French Open champion Jelena Ostapenko believes “anything is possible” with the all-out attacking style which brought her a first Grand Slam title.
The Latvian, 20, hit 54 winners on her way to a “dream” 4-6 6-4 6-3 win over Romania’s Simona Halep.
“I always had the possibility I could hit the ball really hard,” said Ostapenko. “If I have a chance to go for a shot, I’m trying.”
She is the first unseeded woman to win the French Open since 1933.
- Unseeded Ostapenko fights back to win French Open
- Relive Ostapenko’s win over Halep as it happened
- Live scores and schedule
It was only her eighth appearance at one of the four tennis majors, the fewest by a champion since Maria Sharapova won Wimbledon in 2004.
A 100-1 outsider at the start of the tournament, she will rise from 47th to 12th in the world rankings following her spectacular victory.
And it was the 299 winners she hit over the course of seven matches that captured the imagination of the Roland Garros crowd, who roared her to victory on Saturday.
“Nobody taught me, it’s just the way I play,” said Ostapenko. “And also I think my character is like that. I want to really hit the ball.”
Ostapenko beat Olympic champion Monica Puig, former finalist Sam Stosur, former number one Caroline Wozniacki and two-time semi-finalist Timea Bacsinszky on her way to the final.
But it was not until the closing moments of her win over third seed Halep, the 2014 runner-up, that the Latvian contemplated winning the title.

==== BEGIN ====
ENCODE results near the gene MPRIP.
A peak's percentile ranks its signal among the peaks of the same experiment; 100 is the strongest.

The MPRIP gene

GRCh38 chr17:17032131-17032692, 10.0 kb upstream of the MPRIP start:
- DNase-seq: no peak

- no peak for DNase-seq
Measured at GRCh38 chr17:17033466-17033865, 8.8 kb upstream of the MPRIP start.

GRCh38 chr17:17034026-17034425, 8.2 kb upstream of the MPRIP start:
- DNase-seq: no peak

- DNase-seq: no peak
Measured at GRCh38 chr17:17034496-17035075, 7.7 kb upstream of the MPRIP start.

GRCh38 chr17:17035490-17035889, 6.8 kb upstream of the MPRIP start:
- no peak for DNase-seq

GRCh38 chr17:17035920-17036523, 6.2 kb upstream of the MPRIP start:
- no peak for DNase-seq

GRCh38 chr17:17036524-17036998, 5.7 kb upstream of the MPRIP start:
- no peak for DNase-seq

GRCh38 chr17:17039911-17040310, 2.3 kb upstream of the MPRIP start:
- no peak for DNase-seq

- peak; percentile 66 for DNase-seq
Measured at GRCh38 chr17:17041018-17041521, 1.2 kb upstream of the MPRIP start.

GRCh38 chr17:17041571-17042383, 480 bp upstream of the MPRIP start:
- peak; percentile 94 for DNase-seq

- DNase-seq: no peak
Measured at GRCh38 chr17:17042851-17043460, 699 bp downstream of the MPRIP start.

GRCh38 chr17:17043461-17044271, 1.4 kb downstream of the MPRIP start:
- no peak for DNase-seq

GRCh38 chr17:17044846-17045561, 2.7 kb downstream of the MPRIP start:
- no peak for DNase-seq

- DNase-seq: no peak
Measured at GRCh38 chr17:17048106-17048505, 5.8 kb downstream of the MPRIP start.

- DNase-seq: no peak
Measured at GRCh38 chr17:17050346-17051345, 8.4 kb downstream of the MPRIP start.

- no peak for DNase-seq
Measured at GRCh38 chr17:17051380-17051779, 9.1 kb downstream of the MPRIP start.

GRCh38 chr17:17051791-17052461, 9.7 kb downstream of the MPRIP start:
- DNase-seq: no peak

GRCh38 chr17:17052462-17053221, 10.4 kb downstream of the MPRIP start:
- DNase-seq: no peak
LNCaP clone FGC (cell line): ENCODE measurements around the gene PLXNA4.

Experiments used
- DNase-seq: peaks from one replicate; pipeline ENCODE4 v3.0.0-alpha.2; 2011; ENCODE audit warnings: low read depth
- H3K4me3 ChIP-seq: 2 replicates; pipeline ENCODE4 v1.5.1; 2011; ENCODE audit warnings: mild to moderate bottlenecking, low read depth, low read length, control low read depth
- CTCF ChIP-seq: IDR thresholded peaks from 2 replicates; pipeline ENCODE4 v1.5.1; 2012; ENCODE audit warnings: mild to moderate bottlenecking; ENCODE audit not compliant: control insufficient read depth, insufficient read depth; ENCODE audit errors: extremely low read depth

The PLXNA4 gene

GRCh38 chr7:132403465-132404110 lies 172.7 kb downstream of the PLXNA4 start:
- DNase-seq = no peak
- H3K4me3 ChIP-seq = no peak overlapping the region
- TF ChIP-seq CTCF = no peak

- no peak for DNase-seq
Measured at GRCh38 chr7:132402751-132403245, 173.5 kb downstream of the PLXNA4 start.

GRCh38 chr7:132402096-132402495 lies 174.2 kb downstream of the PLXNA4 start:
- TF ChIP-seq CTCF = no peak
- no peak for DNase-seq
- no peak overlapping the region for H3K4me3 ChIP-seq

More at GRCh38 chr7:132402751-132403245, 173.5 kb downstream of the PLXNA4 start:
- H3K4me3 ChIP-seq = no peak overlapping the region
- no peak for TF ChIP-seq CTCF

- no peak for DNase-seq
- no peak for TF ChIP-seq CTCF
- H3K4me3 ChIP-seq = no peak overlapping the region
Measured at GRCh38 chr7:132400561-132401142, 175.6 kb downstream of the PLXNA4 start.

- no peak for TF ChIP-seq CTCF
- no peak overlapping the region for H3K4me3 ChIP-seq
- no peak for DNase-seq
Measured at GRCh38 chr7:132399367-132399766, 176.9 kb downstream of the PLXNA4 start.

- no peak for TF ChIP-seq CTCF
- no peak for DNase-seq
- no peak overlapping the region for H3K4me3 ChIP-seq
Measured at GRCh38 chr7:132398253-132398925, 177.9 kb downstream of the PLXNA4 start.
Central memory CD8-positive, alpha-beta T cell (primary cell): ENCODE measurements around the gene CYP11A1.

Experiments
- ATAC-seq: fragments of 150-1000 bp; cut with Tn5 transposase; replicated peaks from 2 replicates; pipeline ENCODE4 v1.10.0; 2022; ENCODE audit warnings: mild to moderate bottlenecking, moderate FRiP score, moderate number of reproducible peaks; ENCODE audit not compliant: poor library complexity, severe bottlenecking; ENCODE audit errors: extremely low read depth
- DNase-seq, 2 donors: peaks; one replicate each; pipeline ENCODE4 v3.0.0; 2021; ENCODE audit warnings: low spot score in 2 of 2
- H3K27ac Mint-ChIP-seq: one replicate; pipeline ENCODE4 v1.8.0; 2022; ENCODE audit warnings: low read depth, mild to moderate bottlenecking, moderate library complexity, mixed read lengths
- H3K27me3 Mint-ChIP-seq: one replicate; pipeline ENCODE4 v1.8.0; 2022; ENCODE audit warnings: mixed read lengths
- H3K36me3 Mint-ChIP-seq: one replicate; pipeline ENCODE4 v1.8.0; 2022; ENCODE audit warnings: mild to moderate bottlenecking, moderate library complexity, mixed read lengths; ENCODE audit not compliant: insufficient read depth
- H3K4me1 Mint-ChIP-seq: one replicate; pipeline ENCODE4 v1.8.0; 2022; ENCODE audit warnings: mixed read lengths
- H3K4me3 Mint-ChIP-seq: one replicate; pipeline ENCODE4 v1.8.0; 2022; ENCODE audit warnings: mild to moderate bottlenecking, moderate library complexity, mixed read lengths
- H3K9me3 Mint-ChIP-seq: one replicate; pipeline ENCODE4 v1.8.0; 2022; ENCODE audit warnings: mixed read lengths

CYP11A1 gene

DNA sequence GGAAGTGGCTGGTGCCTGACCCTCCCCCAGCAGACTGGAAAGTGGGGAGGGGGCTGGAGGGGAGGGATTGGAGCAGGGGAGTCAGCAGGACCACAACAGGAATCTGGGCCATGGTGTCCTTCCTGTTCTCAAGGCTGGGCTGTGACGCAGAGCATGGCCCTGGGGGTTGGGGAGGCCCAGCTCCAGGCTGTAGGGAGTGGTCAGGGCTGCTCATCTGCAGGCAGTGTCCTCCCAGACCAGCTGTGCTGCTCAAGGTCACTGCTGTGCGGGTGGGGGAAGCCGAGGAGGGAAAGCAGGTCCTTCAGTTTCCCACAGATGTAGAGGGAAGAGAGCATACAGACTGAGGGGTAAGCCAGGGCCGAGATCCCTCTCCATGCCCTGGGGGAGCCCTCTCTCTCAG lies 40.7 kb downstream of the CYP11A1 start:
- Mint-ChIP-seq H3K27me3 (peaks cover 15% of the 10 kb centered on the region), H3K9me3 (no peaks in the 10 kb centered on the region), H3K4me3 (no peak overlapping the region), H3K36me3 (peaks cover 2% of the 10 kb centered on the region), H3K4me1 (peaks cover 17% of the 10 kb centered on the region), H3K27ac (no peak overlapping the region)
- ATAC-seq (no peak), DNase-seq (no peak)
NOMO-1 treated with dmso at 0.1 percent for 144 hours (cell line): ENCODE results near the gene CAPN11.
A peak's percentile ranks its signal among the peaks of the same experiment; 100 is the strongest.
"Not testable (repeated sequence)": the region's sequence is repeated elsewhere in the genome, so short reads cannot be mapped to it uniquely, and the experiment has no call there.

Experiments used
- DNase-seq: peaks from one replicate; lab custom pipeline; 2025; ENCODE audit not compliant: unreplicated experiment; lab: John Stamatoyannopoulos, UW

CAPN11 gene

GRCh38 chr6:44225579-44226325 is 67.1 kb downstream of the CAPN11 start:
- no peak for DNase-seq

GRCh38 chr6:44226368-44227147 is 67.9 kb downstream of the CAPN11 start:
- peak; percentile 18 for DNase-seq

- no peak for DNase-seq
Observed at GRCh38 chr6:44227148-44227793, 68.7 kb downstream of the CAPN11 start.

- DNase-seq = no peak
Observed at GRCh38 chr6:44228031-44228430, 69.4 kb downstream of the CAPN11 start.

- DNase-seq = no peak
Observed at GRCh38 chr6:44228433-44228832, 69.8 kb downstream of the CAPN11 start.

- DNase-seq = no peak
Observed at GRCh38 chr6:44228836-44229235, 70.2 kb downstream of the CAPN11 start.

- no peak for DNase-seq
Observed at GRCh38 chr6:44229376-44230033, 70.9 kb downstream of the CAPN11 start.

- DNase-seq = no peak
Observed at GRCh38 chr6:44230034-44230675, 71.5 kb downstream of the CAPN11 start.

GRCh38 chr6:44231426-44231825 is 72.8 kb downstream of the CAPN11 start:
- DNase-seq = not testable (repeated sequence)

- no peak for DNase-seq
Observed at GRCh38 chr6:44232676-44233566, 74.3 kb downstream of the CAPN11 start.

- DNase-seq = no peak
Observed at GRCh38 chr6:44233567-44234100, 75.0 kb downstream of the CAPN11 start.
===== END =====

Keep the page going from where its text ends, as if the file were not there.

“I think I was up in the third set 5-3, then I realised I can win the match,” she said. “Not before that. I was just taking it step by step.”
Having earned a total of £1m in her professional career before Roland Garros, Ostapenko, who turned 20 on Thursday, will take home £1.65m for Saturday’s victory.
“I wasn’t even thinking about it,” she said. “I was thinking about winning the title.”
The junior Wimbledon champion in 2014, she will now head to the All England Club next month among the contenders.
Ostapenko begins her grass-court season in Birmingham at the Aegon Classic, along with eight of the world’s top 10, and will then head on to Eastbourne for the Aegon International.
“Of course I will probably now will have more pressure and attention, but I’m going to try to deal with that,” she said.
“I think it’s going to be little bit difficult but I chose to be a tennis player, so that’s my career. I should be fine with that.”
She made headlines last year because of a bust-up with British player Naomi Broady in Auckland. The pair argued at the end of their match after Broady claimed Ostapenko should have been disqualified for throwing her racquet at a ball boy.
Ostapenko chose a tennis career over ballroom dancing, something she still practises four times a week – her favourite dance is the samba.
She is coached by her mother Jelena, with father Jevgenijs taking fitness trainer duties.
Spanish player Anabel Medina Garrigues has also been helping with coaching as she recovers from an injury.
President Raimonds Rejoins called to wish her luck after the semi-final, and a giant screen in Riga showed the final.
published Date: 11 June 2017